Nonnatives - Texas Horned Lizard

Texas Horned Lizard - Phrynosoma cornutum


Florida's Exotic Wildlife. Species detail.

First year: 1934

Extirpated year:

Established status: Populations are confirmed breeding and apparently self-sustaining for 10 or more consecutive years.

Estimated Florida range: 2 counties  At least 10 years, 8 counties  Not reported breeding

Statewide trend: Unknown status

Texas Horned Lizard
Photograph by Kevin M. Enge © 2003

Threats to natives:

Species Account: This species is native to the Great Plains and naturally occurs as far east as northwestern Louisiana (Conant and Collins 1991). Multiple introductions were made by pet dealers and purchasers in the decades when this species was commonly sold in pet stores, despite its diet being restricted to ants. The species was apparently able to survive in Florida in open habitats with dry, sandy soils, such as beaches, coastal strand, sandhills, scrub, and early successional communities, such as fields. Horned lizards are uncommon in the pet trade now, and the status of past populations in Florida is unknown but apparently declining. This species is typically less than 15 cm (6 in) long and is characterized by spines, especially on the head, where the 2 center ones are enlarged. It is reddish, tan, or buff on the back with 5 pairs of light-edged, irregular, dark spots. It feeds almost exclusively on ants. It often basks while lying motionless for long periods on open ground, where it is extremely well camouflaged, but it can move quickly when startled. It will also bury itself partially or completely in the sand (Bartlett and Bartlett 1999).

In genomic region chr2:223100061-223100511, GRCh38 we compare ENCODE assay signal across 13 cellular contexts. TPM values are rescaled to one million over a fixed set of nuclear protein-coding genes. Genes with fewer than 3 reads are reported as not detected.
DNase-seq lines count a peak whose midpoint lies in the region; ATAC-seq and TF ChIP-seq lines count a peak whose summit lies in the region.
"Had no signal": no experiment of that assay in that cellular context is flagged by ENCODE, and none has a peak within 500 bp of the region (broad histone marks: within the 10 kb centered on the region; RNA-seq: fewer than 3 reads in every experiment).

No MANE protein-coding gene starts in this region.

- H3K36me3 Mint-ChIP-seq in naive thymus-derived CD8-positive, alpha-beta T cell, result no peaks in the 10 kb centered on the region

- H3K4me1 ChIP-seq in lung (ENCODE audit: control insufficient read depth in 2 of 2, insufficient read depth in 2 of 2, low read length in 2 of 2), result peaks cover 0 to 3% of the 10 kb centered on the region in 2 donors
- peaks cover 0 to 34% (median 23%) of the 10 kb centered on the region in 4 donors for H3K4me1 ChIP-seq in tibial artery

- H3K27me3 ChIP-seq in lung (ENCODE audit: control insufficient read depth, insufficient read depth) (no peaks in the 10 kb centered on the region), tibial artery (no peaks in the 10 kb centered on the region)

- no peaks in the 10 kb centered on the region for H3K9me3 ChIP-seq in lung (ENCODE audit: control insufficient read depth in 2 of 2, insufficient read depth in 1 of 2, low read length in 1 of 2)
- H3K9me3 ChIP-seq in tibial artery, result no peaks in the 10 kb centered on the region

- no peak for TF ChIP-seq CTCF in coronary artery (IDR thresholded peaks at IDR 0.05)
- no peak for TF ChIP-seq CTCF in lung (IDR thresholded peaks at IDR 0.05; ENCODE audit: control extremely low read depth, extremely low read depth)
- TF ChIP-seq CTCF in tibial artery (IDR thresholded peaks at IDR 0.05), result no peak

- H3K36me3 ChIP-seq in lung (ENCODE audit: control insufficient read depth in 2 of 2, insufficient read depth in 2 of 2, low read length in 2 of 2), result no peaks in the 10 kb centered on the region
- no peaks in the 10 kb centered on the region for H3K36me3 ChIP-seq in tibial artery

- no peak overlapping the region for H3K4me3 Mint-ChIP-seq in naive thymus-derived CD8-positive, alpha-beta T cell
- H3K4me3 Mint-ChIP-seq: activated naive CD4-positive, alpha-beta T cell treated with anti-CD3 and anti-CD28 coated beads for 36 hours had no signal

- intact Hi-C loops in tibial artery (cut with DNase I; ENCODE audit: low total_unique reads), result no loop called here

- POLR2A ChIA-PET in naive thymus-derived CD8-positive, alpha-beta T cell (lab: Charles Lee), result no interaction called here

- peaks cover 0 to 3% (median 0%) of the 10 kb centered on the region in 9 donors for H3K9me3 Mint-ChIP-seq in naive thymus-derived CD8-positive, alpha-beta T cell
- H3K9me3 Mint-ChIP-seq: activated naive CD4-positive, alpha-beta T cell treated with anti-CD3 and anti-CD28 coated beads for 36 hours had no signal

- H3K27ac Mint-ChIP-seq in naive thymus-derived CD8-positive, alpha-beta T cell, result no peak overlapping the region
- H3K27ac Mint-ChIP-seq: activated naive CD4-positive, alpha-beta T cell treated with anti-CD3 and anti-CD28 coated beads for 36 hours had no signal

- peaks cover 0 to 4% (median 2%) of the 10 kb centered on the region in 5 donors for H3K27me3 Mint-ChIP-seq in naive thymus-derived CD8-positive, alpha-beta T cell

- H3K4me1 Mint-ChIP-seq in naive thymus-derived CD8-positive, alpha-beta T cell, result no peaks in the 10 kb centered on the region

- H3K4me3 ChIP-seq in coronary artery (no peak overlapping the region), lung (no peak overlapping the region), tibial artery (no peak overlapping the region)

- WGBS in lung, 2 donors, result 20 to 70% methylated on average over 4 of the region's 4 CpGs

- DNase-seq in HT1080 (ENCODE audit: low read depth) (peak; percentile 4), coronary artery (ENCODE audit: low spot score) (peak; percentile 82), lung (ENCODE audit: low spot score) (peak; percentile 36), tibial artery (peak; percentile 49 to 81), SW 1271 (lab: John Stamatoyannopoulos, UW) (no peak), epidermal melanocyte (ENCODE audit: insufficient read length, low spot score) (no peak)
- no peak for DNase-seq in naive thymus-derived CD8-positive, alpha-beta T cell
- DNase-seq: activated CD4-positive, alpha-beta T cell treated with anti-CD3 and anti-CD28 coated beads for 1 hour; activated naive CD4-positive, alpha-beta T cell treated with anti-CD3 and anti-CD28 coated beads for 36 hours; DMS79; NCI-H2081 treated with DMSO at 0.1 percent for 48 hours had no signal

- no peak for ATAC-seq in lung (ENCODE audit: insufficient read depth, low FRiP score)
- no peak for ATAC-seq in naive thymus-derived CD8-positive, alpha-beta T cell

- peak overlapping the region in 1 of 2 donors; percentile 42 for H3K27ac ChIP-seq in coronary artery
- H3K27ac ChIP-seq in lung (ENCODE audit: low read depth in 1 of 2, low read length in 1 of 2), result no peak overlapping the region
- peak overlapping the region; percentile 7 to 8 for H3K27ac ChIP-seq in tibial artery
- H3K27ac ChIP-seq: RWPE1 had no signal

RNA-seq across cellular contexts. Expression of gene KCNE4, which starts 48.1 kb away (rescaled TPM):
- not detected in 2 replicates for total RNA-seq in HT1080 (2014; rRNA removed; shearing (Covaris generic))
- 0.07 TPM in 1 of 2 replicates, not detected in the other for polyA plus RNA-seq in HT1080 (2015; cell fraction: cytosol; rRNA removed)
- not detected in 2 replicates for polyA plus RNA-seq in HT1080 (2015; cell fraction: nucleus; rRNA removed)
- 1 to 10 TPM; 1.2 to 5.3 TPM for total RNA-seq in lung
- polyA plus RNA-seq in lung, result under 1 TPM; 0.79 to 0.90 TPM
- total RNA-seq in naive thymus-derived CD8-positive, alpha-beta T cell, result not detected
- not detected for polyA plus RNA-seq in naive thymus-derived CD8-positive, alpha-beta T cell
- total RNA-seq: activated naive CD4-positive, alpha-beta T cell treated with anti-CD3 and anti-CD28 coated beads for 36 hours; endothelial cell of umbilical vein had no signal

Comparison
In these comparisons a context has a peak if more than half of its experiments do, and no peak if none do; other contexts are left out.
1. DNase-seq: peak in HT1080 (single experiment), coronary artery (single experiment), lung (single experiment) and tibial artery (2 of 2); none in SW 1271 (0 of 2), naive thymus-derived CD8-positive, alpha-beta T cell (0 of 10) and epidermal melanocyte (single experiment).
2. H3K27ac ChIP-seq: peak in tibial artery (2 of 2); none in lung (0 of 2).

Habitats: Coastal upland, Barren land, Low density suburban development, areas peripheral to core urban areas, and small towns, Agricultural habitat, Recently disturbed, early successional community, Xeric Uplands

County First Year Extirpated Year Breeding status Notes
DADE 1934


Not reported breeding Successfully breeding on Fort George Island (Allen and Neill 1955, King and Krakauer 1966); population still extant in 1988 (K. M. Enge, FFWCC, Quincy, personal observation)
DUVAL 1941


At least 10 years Successfully breeding on Fort George Island (Allen and Neill 1955, King and Krakauer 1966); population still extant in 1988 (K. M. Enge, FFWCC, Quincy, personal observation)


At least 10 years Santa Rosa Island (Carr 1940, Jensen 1994)


Not reported breeding Vero Beach (Allen and Neill 1955)
LAKE 1934


Not reported breeding Possibly established in Leesburg (Goff 1935)


Not reported breeding Belleview (Allen and Neill 1955)


Not reported breeding Two from orange grove in Winter Park (Carr 1940)


Not reported breeding West Palm Beach (King and Krakauer 1966)
POLK 1955


Not reported breeding Rumored to be in Winter Haven (Allen and Neill 1955)


Not reported breeding Palatka (Carr 1940)


Allen, E. R., and W. T. Neill. 1955. Establishment of the Texas horned lizard, Phrynosoma cornutum, in Florida. Copeia 1955:63-64.

Bartlett, R. D., and P. P. Bartlett. 1999. A field guide to Florida reptiles and amphibians. Gulf Publishing Company, Houston, Texas. 278pp.

Carr, A. F., Jr. 1940. A contribution to the herpetology of Florida. University of Florida Publications, Biological Sciences 3:1-118.

Conant, R., and J. T. Collins. 1991. A field guide to amphibians and reptiles of eastern and central North America. Third edition. Houghton Mifflin, Boston, Massachusetts, USA. 450pp.

De Sola, C. R. 1934. Phrynosoma from Florida. Copeia 1934:190.

Goff, C. C. 1935. An additional note on Phrynosoma cornutum in Florida. Copeia 1935:45.

Jensen, J. B. 1994. Phrynosoma cornutum (Texas horned lizard). Herpetological Review 25:165.

King, F. W., and T. Krakauer. 1966. The exotic herpetofauna of southeast Florida. Quarterly Journal of the Florida Academy of Sciences 29:144-154.

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